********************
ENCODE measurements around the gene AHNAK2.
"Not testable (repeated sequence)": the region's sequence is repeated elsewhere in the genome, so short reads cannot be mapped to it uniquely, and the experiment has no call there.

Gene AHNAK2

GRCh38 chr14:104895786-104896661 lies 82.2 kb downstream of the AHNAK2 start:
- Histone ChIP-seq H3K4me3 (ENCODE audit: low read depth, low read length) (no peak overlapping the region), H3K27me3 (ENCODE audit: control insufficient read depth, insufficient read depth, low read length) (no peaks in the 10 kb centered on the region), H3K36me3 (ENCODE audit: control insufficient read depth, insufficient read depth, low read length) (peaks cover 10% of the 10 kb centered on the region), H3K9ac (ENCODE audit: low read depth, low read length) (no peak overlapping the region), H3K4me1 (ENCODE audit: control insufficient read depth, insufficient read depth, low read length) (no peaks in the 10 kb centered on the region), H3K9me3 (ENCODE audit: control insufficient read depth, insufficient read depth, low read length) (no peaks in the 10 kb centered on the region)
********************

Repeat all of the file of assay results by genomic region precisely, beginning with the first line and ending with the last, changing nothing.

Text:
ENCODE measurements around the gene AHNAK2.
"Not testable (repeated sequence)": the region's sequence is repeated elsewhere in the genome, so short reads cannot be mapped to it uniquely, and the experiment has no call there.

Gene AHNAK2

GRCh38 chr14:104895786-104896661 lies 82.2 kb downstream of the AHNAK2 start:
- Histone ChIP-seq H3K4me3 (ENCODE audit: low read depth, low read length) (no peak overlapping the region), H3K27me3 (ENCODE audit: control insufficient read depth, insufficient read depth, low read length) (no peaks in the 10 kb centered on the region), H3K36me3 (ENCODE audit: control insufficient read depth, insufficient read depth, low read length) (peaks cover 10% of the 10 kb centered on the region), H3K9ac (ENCODE audit: low read depth, low read length) (no peak overlapping the region), H3K4me1 (ENCODE audit: control insufficient read depth, insufficient read depth, low read length) (no peaks in the 10 kb centered on the region), H3K9me3 (ENCODE audit: control insufficient read depth, insufficient read depth, low read length) (no peaks in the 10 kb centered on the region)